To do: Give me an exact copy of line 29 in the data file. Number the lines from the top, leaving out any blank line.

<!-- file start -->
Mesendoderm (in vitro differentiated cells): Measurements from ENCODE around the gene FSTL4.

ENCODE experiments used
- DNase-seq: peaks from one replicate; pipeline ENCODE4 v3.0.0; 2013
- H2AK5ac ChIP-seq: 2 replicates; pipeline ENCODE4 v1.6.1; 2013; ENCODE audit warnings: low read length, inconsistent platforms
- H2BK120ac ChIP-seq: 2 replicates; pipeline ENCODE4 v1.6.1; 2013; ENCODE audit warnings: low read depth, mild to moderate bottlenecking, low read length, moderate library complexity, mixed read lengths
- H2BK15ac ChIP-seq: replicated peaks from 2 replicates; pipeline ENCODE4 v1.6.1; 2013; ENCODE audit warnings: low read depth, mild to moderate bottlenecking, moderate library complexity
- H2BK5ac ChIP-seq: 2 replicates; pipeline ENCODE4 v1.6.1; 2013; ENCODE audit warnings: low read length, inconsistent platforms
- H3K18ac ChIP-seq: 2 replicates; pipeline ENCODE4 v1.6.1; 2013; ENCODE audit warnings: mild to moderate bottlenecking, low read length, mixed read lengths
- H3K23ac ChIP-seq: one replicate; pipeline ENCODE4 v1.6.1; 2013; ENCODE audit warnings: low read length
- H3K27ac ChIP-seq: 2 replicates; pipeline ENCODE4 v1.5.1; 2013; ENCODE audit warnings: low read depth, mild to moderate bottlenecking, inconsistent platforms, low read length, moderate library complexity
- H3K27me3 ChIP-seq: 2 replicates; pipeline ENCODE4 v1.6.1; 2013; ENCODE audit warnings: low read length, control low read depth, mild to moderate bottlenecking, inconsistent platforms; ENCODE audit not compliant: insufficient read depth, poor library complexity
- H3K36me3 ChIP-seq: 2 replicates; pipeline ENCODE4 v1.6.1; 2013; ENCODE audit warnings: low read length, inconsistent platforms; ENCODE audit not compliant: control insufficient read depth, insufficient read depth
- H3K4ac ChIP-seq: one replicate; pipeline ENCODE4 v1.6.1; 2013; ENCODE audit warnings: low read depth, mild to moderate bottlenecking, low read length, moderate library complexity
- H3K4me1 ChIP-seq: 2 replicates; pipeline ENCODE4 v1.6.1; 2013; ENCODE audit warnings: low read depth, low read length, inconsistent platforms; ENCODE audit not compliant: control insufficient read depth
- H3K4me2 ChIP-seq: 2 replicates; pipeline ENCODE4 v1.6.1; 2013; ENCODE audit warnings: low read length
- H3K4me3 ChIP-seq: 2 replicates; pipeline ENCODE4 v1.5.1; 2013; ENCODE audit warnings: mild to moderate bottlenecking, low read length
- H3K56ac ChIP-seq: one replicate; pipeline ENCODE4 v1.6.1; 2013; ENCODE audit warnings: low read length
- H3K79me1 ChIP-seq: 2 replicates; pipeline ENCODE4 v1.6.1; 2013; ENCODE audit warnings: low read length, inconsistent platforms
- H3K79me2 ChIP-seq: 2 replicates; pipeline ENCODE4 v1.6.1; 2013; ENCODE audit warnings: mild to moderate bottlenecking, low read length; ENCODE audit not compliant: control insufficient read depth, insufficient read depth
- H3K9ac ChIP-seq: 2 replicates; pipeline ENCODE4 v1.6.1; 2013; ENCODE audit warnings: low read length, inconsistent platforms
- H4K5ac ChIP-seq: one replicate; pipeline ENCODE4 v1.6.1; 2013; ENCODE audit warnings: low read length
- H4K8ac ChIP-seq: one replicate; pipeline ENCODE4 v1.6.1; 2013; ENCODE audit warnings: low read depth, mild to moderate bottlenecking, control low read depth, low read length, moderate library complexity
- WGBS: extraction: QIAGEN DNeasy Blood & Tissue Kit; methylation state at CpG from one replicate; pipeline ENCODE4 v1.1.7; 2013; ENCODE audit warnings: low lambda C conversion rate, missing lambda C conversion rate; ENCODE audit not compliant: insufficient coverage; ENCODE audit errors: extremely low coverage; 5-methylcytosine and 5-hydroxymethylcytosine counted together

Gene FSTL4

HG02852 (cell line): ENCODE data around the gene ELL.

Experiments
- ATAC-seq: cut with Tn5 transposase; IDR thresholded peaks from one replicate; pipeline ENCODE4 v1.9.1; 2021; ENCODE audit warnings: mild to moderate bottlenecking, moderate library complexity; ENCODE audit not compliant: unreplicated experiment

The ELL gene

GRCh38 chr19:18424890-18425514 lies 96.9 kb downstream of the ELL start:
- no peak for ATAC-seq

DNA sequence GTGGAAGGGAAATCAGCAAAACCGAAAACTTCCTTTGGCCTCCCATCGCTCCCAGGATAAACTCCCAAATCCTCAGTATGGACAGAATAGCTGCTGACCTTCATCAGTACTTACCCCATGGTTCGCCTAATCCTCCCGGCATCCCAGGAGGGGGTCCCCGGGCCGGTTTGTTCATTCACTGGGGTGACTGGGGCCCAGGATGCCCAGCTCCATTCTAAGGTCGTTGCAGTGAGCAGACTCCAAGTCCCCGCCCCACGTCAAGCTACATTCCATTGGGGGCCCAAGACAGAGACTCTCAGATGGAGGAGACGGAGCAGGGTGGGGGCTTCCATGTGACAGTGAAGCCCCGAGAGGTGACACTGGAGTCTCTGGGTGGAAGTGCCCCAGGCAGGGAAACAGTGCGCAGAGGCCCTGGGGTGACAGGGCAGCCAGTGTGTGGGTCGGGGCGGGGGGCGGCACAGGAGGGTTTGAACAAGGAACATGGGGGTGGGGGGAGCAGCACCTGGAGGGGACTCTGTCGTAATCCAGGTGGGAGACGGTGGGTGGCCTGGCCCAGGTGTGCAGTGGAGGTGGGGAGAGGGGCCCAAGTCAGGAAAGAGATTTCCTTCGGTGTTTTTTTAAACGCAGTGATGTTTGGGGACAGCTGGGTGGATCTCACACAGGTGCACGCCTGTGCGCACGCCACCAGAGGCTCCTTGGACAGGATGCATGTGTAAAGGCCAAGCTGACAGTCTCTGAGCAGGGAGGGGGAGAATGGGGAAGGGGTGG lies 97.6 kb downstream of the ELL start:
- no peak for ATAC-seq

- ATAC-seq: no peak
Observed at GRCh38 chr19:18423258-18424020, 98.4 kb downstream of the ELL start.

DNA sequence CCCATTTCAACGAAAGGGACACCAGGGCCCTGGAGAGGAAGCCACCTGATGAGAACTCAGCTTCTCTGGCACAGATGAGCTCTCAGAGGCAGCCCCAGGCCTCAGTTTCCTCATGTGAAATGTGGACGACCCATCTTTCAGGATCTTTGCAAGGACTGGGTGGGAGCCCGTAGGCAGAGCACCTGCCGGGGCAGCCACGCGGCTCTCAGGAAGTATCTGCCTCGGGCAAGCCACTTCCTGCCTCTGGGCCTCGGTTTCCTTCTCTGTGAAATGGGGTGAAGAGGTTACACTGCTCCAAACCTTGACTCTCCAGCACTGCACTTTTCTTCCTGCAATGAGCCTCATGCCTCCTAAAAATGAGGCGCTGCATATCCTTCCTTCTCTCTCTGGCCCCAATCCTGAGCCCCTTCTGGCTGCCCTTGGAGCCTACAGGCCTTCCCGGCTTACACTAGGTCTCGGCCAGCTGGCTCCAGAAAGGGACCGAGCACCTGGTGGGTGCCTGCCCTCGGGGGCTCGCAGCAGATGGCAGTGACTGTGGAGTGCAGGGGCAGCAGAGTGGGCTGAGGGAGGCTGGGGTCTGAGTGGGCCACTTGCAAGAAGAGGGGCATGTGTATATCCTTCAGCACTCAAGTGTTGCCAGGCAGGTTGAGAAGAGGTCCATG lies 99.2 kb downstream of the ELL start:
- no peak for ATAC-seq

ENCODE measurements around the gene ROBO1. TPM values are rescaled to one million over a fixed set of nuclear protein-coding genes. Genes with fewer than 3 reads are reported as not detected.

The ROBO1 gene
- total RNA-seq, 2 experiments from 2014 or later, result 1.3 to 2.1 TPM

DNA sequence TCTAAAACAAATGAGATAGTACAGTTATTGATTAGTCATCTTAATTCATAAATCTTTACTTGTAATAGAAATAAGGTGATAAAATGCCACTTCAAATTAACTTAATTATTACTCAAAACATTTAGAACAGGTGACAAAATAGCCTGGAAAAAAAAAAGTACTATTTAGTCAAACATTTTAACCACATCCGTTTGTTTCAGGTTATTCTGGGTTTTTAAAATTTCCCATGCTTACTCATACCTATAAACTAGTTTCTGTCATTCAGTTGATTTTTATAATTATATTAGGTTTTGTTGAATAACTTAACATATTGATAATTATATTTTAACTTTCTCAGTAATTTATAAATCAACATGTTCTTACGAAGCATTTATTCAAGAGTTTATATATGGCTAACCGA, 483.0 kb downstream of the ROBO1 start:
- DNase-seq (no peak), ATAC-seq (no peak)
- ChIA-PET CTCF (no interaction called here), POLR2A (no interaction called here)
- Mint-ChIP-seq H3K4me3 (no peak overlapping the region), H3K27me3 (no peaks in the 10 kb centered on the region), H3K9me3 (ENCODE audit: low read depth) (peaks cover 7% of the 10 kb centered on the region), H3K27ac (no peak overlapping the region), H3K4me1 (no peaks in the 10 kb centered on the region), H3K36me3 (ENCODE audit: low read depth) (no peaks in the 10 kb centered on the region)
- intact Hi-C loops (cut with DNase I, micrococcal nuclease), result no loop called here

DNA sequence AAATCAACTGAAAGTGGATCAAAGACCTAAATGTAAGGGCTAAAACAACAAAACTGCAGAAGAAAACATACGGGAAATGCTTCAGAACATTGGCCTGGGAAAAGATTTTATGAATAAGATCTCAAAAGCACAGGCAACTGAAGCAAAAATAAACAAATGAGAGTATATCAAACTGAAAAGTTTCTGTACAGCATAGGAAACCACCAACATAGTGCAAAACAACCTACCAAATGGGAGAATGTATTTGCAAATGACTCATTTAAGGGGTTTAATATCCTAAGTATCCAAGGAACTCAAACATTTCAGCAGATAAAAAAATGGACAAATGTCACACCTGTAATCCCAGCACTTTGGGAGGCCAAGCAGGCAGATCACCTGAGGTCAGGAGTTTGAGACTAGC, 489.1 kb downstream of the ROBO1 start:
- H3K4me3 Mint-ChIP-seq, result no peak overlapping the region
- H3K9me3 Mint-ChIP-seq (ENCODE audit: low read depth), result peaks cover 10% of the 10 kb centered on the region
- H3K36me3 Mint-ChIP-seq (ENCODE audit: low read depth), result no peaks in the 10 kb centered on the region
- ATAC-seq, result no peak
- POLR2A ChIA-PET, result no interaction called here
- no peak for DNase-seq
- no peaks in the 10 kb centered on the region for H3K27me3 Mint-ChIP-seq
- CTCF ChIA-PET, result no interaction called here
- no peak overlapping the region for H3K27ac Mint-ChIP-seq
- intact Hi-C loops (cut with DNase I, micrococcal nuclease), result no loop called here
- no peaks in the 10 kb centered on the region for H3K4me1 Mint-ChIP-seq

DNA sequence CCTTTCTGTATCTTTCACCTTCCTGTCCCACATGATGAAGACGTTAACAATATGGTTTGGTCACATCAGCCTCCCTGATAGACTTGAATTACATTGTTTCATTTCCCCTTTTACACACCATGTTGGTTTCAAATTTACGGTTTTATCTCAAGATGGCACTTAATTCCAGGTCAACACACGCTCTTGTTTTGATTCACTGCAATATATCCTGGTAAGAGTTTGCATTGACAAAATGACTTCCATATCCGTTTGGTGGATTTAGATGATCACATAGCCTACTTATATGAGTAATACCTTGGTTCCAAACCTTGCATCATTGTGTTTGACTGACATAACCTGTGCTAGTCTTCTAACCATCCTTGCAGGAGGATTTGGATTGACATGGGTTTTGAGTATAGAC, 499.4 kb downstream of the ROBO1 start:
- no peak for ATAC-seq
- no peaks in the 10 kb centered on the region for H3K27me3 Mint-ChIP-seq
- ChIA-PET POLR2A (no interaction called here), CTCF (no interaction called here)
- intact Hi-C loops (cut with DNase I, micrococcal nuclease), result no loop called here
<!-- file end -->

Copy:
GRCh38 chr19:18424890-18425514 lies 96.9 kb downstream of the ELL start: